By Richard Jay Parker
Allison and Busby have just sent me the electric blue cover for the paperback of STOP ME. You can see it here. I’m very pleased with it because it feels like the paperback will be a different entity to the orange, large cover, trade edition.
This brings me back to last week’s discussion re covers and their importance. As a lot of you agreed, covers certainly aren’t the be all and end all when it comes to purchasing a novel. Covers are only part of the equation. If you’re an established writer I think they become less important because people are responding to a name rather than a catchy image. As a new writer though you need something on the front of the book that will take a curious reader to the next level.
It’s then down to that synopsis on the back. If the story doesn’t appeal or doesn’t raise its shoulders above similar fare then I think even the most discerning reader may pass.
The whole book buying process is amorphous, however. What about word-of-mouth for instance? I have a shelf full of great books with lacklustre covers that I bought because of a recommendation. Similarly there are a lot of books with great covers that stink. Thankfully, it’s the contents of the book itself that are the real test of a book’s durability. Celebrity books aside that is – see last Friday’s blog.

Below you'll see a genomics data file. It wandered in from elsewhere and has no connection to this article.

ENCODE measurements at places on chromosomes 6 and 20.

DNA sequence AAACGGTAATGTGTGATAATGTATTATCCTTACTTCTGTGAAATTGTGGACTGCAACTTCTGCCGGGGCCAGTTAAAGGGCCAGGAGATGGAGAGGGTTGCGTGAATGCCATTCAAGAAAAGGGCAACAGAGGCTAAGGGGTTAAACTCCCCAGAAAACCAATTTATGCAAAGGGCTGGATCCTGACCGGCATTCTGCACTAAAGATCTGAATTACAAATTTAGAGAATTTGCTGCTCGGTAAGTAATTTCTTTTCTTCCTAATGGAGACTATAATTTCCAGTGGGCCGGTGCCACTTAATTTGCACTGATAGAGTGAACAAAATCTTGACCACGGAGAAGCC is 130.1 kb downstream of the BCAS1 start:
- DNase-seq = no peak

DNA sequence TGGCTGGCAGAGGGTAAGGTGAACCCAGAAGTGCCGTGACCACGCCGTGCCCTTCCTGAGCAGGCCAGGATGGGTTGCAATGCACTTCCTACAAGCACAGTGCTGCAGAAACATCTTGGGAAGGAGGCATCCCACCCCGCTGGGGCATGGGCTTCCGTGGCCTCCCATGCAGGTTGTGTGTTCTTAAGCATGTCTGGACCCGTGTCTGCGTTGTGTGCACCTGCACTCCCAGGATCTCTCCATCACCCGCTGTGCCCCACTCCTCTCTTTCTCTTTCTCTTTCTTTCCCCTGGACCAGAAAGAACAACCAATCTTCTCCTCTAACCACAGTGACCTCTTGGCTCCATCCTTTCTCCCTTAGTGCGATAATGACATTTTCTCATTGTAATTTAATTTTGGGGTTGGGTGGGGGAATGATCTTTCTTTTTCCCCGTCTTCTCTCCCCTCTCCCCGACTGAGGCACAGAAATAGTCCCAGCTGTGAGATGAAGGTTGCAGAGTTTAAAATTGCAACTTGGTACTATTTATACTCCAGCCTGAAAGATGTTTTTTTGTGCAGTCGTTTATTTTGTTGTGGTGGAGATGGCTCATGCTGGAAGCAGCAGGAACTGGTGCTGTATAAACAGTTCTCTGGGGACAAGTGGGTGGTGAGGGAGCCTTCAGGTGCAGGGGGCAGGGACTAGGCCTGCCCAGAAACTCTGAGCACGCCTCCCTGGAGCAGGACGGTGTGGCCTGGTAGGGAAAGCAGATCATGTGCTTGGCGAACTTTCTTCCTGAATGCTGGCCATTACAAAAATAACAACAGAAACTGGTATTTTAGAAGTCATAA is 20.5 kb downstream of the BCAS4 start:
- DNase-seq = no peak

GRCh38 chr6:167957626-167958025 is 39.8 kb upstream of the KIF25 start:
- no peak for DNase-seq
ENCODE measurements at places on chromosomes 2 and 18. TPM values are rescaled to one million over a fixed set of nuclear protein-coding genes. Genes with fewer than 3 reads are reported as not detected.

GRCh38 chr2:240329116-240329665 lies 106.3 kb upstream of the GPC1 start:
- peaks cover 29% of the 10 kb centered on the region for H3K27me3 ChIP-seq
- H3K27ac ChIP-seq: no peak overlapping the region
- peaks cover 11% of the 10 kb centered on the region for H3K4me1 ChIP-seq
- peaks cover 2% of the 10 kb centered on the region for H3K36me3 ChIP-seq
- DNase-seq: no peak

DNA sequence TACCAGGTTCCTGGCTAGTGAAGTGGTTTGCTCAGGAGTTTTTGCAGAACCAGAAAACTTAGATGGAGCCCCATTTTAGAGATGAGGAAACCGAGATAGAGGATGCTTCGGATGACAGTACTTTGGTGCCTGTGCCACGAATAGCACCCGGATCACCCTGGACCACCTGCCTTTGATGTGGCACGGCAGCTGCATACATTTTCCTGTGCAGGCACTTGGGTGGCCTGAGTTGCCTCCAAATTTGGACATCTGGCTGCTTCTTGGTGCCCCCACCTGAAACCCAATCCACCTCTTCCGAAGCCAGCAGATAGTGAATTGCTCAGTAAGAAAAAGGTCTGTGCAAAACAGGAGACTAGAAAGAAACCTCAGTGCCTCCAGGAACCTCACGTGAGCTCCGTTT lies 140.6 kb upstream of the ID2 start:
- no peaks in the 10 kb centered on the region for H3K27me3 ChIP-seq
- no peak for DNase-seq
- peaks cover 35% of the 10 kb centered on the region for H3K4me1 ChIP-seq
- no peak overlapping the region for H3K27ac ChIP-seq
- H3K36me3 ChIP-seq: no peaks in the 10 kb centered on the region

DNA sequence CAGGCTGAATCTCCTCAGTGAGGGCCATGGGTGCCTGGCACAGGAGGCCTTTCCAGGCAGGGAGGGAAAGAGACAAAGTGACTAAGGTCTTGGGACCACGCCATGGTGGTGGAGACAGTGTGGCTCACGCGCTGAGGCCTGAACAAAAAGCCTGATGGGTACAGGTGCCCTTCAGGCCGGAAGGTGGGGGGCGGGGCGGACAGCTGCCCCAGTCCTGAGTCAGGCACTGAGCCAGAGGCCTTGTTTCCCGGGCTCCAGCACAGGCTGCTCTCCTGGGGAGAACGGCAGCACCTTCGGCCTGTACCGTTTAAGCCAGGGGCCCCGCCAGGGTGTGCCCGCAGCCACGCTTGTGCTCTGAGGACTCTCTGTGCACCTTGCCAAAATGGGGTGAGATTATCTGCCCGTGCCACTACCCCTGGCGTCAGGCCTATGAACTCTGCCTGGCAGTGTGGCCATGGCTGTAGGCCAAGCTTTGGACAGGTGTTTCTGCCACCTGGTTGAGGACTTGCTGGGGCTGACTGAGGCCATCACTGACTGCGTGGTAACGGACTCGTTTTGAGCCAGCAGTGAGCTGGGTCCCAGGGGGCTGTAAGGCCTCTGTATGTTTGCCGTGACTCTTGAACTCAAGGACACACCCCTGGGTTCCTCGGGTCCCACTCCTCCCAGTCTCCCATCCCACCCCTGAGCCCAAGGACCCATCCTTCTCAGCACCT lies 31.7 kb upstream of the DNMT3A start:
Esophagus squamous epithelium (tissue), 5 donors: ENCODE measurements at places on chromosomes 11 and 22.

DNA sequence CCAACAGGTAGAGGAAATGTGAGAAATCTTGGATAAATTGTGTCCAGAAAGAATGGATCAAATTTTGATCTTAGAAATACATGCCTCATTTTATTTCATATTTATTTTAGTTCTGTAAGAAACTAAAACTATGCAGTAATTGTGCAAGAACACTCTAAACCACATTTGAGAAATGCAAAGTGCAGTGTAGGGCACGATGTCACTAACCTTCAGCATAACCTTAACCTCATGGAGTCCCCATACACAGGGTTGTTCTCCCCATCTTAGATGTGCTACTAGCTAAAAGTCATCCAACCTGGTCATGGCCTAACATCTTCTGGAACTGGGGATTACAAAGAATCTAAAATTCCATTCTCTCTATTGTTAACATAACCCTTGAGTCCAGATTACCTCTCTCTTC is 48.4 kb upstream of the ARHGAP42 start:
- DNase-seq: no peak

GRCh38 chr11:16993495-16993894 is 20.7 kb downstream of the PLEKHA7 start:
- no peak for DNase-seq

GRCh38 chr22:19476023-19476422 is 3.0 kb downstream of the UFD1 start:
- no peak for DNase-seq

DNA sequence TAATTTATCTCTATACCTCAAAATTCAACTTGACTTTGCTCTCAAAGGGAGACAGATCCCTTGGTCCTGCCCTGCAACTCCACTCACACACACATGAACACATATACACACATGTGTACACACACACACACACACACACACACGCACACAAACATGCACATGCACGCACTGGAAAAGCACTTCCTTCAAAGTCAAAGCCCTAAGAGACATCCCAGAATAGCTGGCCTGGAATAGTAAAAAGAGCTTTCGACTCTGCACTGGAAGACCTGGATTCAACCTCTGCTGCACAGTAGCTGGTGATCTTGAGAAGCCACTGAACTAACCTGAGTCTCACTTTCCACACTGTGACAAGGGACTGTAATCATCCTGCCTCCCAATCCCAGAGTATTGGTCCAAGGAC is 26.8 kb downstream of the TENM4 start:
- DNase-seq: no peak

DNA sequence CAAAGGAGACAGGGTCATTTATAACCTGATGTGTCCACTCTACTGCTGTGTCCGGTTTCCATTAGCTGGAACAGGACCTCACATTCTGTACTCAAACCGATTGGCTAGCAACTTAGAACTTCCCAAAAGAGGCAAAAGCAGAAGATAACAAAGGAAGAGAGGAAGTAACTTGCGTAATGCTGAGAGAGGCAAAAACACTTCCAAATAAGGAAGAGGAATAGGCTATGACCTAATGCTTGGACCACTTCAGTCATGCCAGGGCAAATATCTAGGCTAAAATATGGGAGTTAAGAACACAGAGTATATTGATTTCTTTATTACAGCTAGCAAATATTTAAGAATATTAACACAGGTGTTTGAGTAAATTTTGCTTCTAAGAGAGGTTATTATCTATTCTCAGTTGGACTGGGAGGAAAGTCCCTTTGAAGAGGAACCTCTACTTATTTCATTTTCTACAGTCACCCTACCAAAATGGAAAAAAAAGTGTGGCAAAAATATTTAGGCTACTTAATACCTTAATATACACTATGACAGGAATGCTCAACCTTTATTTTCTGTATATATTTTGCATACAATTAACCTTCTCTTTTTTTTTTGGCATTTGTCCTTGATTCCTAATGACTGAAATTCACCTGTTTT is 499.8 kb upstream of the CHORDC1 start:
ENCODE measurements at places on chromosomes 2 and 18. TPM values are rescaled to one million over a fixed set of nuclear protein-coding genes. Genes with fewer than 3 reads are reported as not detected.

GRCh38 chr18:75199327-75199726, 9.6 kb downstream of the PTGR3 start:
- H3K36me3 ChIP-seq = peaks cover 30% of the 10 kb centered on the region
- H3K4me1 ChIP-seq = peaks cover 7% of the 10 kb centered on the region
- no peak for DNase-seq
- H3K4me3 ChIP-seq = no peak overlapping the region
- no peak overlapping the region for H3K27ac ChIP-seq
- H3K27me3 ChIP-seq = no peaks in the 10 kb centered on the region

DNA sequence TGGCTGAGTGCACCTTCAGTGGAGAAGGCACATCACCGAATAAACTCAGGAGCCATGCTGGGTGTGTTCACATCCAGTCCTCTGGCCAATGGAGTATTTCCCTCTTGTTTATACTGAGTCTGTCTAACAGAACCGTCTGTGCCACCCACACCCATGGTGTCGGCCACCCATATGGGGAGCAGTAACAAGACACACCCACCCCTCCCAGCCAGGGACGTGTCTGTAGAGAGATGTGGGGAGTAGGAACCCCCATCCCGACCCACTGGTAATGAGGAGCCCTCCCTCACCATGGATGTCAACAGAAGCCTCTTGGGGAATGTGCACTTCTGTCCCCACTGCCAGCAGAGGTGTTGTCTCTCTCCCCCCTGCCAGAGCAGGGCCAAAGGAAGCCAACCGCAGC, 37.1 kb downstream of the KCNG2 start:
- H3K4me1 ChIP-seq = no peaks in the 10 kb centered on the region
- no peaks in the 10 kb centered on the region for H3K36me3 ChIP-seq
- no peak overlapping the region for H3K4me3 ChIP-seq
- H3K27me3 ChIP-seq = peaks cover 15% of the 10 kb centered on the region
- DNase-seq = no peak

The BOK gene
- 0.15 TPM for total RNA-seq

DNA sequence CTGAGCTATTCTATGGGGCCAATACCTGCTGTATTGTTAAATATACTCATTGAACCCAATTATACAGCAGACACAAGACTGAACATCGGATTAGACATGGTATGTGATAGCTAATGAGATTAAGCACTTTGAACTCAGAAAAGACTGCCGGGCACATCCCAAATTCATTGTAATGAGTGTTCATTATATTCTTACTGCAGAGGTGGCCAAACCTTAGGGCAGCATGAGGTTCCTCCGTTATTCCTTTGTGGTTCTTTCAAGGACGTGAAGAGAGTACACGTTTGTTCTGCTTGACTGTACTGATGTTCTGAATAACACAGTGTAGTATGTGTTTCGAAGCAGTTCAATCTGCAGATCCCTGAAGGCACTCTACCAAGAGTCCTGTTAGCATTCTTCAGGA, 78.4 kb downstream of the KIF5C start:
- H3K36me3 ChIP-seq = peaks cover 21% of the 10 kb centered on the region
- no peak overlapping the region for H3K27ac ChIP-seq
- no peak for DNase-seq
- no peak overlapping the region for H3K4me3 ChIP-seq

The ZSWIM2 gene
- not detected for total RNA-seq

I know many writers are alarmed about file sharing - new e readers robbing authors of valuable income. But people have always passed on books they’ve enjoyed to friends, family and neighbours. And if that second person then enjoys the book it’s likely they’ll purchase another one – a book they wouldn’t have entertained if the first party hadn’t handed it on.
Of course, files are different to physical books and the ease in which this is done will be incomparable. However, people have only so much time to read and with greater numbers of books racking up in their memory does that friend sharing an ephemeral file rather than something as tactile as a book really have the same impact?
It all remains to be seen but one thing is definite – after a certain point, the process by which a book becomes popular is out of the hands of publishers and authors. If it has a great cover, some nice blurb and a good position in Waterstones it’s a good start but after that it’s down to whether the readers respond to the contents. And, as cogs of the publishing machine, it seems we should all be concentrating on getting that right.